In recent years there has been an increased emphasis on green energy and environmentally friendly technology development. As a result, the solar power industry has grown exponentially, and workers must be aware that hazards exist. In fact, those working on solar projects encounter many of the same electrical and job hazards typically encountered by linemen and wiremen daily. Therefore, it is imperative to understand what solar energy is and the associated dangers.
There are two commercially viable sectors in the solar industry: solar thermal and solar electric. The solar-thermal sector pertains to energy being created when the sun is used for heating water. These systems can be direct or indirect. Indirect solar-thermal systems are alcohol- or glycol-based. Climate typically dictates which system can be implemented because extreme cold can damage direct systems.
Solar electricity is created by concentrating solar power or by photovoltaics (PV). PV systems are made from semiconductors such as monocrystalline silicon, polycrystalline silicon, microcrystalline silicon, cadmium telluride and copper indium selenide or sulfide. When the sun shines on these materials, it generates electricity. The system then uses a built-in inverter to convert direct current to alternating current. The greater the number of solar modules within a PV system, the more electricity it can produce.
According to the Occupational Safety and Health Administration’s Guide on Green Job Hazards—Solar Energy: “Various worker health and safety hazards exist in the manufacture, installation, and maintenance of solar energy. Employers working in the solar energy business need to protect their workers from workplace hazards and workers need to understand how to protect themselves from hazards.”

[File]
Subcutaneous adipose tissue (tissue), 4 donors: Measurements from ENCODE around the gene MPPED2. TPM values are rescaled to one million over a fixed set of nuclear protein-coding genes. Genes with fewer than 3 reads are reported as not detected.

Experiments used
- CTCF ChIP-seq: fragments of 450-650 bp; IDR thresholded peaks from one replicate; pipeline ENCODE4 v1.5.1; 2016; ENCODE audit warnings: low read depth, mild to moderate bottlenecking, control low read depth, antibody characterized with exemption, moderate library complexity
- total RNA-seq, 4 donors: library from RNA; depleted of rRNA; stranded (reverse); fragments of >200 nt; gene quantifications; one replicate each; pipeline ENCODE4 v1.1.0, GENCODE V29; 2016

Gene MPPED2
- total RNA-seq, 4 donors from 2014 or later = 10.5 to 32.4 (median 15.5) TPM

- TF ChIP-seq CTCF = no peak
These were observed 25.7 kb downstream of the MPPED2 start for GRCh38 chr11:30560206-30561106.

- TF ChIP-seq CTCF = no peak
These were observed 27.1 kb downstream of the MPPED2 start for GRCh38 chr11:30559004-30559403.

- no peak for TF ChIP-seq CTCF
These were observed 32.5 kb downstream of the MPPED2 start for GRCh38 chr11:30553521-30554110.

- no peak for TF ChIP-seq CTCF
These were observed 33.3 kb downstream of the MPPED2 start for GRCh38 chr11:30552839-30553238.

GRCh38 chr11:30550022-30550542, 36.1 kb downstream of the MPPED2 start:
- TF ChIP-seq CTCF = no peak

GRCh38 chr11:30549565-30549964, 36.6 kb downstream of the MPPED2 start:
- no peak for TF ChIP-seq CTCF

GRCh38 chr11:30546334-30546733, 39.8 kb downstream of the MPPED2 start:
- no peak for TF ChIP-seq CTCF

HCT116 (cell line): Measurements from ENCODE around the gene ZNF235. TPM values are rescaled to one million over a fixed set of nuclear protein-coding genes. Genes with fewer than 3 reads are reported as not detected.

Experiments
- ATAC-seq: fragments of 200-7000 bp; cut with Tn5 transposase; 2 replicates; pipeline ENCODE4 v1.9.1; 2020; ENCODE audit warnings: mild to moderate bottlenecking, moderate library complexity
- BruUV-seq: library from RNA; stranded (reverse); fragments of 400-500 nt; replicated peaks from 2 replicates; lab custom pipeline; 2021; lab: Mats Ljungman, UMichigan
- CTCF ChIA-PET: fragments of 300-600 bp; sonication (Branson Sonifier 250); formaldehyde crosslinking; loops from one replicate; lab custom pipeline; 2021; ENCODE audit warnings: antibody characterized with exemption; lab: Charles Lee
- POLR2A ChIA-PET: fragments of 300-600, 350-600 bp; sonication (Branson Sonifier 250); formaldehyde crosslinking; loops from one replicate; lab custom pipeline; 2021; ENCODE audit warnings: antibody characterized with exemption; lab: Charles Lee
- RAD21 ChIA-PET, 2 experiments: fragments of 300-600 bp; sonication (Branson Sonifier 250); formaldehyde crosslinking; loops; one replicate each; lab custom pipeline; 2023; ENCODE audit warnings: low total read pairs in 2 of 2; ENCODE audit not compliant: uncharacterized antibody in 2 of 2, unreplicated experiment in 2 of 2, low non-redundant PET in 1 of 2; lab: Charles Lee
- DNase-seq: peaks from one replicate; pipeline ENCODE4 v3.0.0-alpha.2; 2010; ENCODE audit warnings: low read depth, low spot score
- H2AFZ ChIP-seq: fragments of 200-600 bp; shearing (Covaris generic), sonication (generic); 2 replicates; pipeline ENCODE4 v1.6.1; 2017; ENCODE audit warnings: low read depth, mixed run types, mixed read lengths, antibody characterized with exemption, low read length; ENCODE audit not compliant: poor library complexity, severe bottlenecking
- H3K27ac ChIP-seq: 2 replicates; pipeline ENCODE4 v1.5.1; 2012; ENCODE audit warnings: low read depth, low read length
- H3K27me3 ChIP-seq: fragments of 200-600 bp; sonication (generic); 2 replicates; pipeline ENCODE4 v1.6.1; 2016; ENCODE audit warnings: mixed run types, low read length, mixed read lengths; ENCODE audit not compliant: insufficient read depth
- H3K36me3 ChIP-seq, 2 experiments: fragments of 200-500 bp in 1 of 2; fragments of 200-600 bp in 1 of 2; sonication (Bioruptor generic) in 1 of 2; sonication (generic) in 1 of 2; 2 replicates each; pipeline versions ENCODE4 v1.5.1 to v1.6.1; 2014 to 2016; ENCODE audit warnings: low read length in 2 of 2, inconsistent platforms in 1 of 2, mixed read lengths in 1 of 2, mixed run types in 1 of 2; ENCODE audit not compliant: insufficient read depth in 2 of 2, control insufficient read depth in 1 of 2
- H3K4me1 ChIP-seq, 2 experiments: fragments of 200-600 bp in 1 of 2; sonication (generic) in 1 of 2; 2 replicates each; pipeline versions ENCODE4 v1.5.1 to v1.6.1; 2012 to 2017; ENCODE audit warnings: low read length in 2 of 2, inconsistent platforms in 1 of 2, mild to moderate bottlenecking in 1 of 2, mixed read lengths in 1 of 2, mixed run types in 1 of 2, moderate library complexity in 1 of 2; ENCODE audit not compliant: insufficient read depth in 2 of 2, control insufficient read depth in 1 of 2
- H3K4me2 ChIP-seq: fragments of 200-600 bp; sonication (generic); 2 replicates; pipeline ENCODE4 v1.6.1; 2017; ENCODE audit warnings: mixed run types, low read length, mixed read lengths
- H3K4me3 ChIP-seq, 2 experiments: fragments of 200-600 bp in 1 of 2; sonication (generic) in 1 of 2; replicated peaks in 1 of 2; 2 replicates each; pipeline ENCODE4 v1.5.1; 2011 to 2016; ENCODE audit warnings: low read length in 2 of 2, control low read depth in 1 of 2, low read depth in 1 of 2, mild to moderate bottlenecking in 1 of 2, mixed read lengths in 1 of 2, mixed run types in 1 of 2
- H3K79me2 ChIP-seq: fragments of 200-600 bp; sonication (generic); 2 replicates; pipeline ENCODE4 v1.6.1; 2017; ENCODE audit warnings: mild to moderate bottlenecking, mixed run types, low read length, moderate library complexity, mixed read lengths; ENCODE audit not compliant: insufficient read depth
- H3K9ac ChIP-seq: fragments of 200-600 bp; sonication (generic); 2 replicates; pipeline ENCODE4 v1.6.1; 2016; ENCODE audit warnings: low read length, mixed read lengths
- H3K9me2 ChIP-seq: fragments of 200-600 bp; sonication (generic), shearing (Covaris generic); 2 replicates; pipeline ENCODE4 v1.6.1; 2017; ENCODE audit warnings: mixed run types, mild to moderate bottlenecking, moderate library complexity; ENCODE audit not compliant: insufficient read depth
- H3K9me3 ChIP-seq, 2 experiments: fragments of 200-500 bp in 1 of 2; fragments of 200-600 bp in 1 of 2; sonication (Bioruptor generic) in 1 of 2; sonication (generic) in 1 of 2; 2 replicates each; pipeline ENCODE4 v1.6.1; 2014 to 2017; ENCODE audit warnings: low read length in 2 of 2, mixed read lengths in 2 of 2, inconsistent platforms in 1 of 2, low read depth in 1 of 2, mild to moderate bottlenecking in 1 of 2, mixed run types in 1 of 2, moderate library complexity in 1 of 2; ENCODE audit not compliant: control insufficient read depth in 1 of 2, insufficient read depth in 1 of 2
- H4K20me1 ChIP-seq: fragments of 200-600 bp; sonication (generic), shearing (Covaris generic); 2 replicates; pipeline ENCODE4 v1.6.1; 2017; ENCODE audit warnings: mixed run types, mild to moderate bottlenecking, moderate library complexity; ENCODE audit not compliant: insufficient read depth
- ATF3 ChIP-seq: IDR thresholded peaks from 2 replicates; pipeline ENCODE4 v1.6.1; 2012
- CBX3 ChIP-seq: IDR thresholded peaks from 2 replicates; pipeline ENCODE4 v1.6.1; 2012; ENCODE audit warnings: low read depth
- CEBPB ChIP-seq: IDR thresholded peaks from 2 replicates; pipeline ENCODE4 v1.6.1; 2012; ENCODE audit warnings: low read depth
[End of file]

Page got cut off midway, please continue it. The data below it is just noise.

PV systems usually come in a panel and are commonly installed on rooftops positioned to receive as much direct sunlight as possible. Solar panels can be awkward and heavy to carry. Additionally, they often need to be hoisted up ladders or scaffolds to elevated positions and installed very high off the ground. As a result, the risk level for injury or falls is very high.
Prior to installing a solar panel, it is imperative to conduct a pre-job assessment and adopt a safe work plan. This plan should include equipment being used for safe lifting and handling of solar panels; type and size of ladders and scaffolding needed; fall protection for rooftop work; and the PPE required for each worker.
Panels should be brought to the job site on industrial trucks, mobile carts or forklifts. At least two people should work together to lift solar panels, adhering to ergonomically safe lifting techniques. They should wear gloves and never attempt to carry solar panels up a ladder or scaffolding. Unpackaged panels can be covered up with opaque sheets to prevent heat buildup and thermal burns.
Shock and arc flash
One of the most serious dangers faced by solar-energy workers is electric shock and arc flash. This includes arc flash burn and blast hazards. Whenever components of a PV system are “live,” with electricity created by the sun, they can result in electric shock and arc flash. Even with little to no light, enough voltage can be generated to cause an injury.
When connecting solar energy to a grid, employers and workers must abide by 29 CFR 1910.269, OSHA’s Electric Power Generation, Transmission and Distribution Standard, as well as 29 CFR 1926 Subpart V, Electric Power Transmission and Distribution. Workers should be trained in safe work practices and standards.
Workers should always treat wiring coming from a PV system the same as a “live” utility line. When working on a system, wiremen should de-energize and follow lockout/tagout (LOTO) procedures. If this cannot be done, they must justify the reasoning and use an Energized Electrical Work Permit. Linemen working on a PV system connected to the grid should also employ LOTO procedures or follow the appropriate safe work practices with live line tools and proper PPE. Finally, workers should never disconnect PV module connectors or wiring when it is under load.
Even though there are no OSHA standards governing the solar-power industry directly, existing regulations address many hazards workers face. Employers and employees should also abide by National Fire Protection Association 70E requirements.
Many employers have even taken it a step further by creating their own safety manual, specific to their business and implementing safety measures beyond those in existing standards and regulations.